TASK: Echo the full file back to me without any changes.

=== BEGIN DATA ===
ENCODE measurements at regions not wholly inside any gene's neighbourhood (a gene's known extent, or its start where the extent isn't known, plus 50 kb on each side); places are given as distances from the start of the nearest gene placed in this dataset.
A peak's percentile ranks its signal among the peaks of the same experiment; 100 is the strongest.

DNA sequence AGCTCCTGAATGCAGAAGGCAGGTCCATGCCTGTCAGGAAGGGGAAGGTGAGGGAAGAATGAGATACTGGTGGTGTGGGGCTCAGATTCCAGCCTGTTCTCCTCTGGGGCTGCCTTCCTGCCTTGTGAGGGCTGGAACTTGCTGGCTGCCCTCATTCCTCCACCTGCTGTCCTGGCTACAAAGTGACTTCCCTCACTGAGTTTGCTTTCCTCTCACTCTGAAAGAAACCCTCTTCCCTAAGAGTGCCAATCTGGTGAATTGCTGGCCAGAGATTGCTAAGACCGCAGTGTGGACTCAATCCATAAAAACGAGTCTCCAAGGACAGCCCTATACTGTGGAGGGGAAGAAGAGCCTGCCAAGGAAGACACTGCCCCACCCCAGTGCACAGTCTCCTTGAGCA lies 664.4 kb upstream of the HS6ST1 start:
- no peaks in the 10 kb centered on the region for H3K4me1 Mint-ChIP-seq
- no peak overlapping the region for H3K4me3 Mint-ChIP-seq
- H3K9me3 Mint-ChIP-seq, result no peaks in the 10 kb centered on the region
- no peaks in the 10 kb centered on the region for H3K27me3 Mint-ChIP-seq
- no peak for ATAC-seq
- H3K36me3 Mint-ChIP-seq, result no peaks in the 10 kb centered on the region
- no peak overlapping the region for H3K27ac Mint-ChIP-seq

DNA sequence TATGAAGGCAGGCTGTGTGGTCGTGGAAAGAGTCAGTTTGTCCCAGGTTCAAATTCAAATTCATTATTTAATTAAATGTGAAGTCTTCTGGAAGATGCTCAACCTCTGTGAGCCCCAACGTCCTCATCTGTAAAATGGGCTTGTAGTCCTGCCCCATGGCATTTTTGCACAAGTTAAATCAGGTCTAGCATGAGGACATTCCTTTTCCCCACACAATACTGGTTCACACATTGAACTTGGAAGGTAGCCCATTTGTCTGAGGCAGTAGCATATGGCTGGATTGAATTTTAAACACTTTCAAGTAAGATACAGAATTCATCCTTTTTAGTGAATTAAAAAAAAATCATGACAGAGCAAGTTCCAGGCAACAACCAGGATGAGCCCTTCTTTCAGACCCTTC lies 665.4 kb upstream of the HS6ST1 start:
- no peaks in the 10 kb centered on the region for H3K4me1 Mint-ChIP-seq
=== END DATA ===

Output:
ENCODE measurements at regions not wholly inside any gene's neighbourhood (a gene's known extent, or its start where the extent isn't known, plus 50 kb on each side); places are given as distances from the start of the nearest gene placed in this dataset.
A peak's percentile ranks its signal among the peaks of the same experiment; 100 is the strongest.

DNA sequence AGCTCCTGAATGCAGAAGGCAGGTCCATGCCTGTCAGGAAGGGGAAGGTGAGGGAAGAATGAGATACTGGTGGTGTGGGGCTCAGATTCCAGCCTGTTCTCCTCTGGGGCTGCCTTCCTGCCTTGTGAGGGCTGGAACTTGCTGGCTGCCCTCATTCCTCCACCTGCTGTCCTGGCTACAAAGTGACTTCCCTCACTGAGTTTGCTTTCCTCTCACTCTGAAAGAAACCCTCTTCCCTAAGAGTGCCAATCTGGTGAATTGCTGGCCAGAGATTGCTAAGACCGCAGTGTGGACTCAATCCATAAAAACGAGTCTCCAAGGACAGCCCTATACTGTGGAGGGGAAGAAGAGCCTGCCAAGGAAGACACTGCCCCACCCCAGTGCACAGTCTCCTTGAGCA lies 664.4 kb upstream of the HS6ST1 start:
- no peaks in the 10 kb centered on the region for H3K4me1 Mint-ChIP-seq
- no peak overlapping the region for H3K4me3 Mint-ChIP-seq
- H3K9me3 Mint-ChIP-seq, result no peaks in the 10 kb centered on the region
- no peaks in the 10 kb centered on the region for H3K27me3 Mint-ChIP-seq
- no peak for ATAC-seq
- H3K36me3 Mint-ChIP-seq, result no peaks in the 10 kb centered on the region
- no peak overlapping the region for H3K27ac Mint-ChIP-seq

DNA sequence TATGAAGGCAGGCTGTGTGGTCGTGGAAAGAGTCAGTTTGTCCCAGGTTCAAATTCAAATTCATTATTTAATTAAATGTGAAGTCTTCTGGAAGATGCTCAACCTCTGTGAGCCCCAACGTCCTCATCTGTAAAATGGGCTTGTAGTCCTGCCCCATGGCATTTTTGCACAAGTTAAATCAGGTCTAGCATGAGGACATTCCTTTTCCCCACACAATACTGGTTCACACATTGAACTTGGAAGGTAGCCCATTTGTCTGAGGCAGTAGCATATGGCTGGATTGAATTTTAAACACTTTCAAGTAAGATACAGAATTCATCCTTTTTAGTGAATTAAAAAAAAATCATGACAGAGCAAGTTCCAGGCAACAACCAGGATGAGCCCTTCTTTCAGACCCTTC lies 665.4 kb upstream of the HS6ST1 start:
- no peaks in the 10 kb centered on the region for H3K4me1 Mint-ChIP-seq